Wildlife Photographer’s Notebook: Great-Horned Owls 2014

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Patricia Gonzalez is an NYBG Visitor Services Attendant and avid wildlife photographer.

The Great-horned Owl nest of 2009

The Great-horned Owl nest of 2009

I have had the pleasure of taking thousands of photos of wildlife at The New York Botanical Garden since my first treks here in 2008. Among the birds of prey that I enjoy photographing are the Great-horned Owls. My first encounter with these winged hunters was back in March of 2009.

It was a little after 4:00 p.m. as I was walking down Azalea Way that I heard hooting coming from the Forest. I looked through the trees only to be surprised by the outline of an owl. Back then, I was shooting with a small point-and-shoot that had nowhere near the zoom range of my current camera. But it didn’t matter. What was important was that I got to see an amazing member of the animal kingdom for the first time, and I got a photo!

Later that month I spotted the female owl and one of her two hatchlings in the nest, which was located in a snag overlooking a trail near the edge of the Forest. I’ll never forget the day when a fluffy little head popped up and looked right into my camera. It’s still one of my all-time favorite photographs.

The author's first Great-horned Owl photo (March 2009)

The author’s first Great-horned Owl photo (March 2009)

I continued to watch mother owl and her mate in 2010. Mom spent much of her time in the nest tree and I was hoping I would eventually see another fluffy little head peek out into the world, but it wasn’t to be. There were no hatchlings that year.

That all changed in 2011 when three more owls entered the world. It was fun watching them scuffle as they grew, smacking each other around while flapping their wings. The tree got a bit crowded that year, especially with mom standing right behind them. In fact, the snag collapsed soon after the three young owls had fledged.

After a nestless year in 2012, 2013 brought a new nest site that produced two more hatchlings. Mom had to raise them on her own for a bit, as her mate disappeared. One of the young owls remained on a branch near the edge of the Forest for two weeks before moving deeper into the Garden. Hundreds of visitors riding our trams got to see it during this time.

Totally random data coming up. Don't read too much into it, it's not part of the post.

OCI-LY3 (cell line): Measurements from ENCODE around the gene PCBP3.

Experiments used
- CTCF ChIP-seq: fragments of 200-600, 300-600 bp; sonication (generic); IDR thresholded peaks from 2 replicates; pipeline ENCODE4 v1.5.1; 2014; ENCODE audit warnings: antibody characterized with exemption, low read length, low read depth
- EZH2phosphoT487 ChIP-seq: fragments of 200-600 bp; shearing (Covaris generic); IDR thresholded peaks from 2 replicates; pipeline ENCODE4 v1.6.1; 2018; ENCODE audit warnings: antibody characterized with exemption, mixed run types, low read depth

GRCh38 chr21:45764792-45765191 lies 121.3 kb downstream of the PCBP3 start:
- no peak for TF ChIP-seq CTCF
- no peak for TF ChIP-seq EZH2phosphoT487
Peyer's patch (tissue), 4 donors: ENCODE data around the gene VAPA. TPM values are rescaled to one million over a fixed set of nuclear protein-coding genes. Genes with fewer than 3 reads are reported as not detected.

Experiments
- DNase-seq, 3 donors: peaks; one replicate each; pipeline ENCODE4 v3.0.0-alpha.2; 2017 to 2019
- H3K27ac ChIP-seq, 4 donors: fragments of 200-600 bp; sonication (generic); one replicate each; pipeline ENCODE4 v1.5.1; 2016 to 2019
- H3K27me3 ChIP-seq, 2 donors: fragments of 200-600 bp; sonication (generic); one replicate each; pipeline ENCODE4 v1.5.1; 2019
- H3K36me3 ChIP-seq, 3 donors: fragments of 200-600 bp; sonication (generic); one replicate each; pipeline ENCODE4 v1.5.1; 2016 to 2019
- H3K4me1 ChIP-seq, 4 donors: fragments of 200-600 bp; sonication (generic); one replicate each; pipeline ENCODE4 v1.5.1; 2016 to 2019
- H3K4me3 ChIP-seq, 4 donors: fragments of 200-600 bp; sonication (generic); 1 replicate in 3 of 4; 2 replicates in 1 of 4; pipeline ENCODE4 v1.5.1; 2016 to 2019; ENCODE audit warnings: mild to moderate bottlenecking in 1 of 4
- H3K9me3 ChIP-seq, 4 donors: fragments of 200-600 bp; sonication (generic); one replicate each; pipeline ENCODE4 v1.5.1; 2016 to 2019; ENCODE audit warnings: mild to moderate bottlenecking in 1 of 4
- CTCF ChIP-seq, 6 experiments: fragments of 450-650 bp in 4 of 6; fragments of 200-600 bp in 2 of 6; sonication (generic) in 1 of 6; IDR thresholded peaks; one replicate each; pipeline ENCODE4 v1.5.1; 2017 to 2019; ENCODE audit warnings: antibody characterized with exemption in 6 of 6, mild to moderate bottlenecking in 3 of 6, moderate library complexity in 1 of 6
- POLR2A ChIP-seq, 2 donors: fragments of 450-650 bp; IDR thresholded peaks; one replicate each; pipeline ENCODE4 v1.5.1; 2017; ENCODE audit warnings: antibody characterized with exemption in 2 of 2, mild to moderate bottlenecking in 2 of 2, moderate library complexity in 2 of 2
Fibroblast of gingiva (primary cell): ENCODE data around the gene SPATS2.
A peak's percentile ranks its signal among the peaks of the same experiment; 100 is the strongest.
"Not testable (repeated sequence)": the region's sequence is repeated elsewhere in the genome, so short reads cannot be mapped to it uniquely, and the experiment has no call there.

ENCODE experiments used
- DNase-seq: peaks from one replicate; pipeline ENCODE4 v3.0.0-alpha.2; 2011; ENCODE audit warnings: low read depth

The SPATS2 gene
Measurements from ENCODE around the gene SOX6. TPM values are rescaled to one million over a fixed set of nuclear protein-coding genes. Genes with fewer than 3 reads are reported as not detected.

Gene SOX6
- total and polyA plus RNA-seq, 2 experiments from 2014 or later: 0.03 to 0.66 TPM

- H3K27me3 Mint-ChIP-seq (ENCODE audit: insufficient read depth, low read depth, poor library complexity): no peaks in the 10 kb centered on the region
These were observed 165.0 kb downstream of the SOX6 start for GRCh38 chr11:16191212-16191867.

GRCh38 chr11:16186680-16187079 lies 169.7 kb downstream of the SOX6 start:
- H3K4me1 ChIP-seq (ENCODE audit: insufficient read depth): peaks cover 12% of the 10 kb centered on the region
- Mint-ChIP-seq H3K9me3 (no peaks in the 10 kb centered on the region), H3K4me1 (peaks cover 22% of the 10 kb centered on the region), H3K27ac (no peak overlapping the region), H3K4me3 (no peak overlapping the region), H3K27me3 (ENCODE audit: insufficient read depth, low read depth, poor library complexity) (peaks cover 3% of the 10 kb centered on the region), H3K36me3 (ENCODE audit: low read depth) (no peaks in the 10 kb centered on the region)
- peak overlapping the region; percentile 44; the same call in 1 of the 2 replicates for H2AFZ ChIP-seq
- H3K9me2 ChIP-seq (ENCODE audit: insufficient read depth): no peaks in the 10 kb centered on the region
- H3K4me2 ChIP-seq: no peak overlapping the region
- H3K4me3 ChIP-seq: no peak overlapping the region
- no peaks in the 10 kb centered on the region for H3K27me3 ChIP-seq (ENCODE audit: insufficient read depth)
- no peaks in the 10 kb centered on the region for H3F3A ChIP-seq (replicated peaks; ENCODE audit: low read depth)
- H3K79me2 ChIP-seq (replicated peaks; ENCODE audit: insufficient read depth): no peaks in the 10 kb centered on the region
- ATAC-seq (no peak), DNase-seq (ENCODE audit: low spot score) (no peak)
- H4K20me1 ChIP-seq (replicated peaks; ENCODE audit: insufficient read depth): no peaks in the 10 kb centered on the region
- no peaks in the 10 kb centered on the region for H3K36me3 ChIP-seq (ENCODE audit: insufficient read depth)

Mother and child in 2014

Mother and child (2014)

In 2014, the Garden became home to yet another Great-horned Owl success story. The drama unfolded when an eagle-eyed member of our amazing Horticulture staff accidentally came across the new nest. He spotted an adult owl in a tree near the day’s assigned work area and immediately notified our Forest Director. This nest produced only one hatchling. I watched my fluffy new friend as she stretched her wings, growing, carefully observing the world around her, fledging, and eventually moving on to bigger and better things. Hopefully baby will become as great a hunter as her parents!

A young Great-horned Owl (2014)The owls are a window to the natural world and remind us that we share the Garden with them—not the other way around. Much to the benefit of those of us who work here, it is their home. How many folks do you know that can say they regularly get to see wildlife at their jobs? I encourage all staff to get out on the grounds with their cameras. Walk around before starting your day, or perhaps during your break, or maybe even visit on the weekends. You never know what you might encounter. And for our visitors, keeping a camera handy during your visit never hurts!

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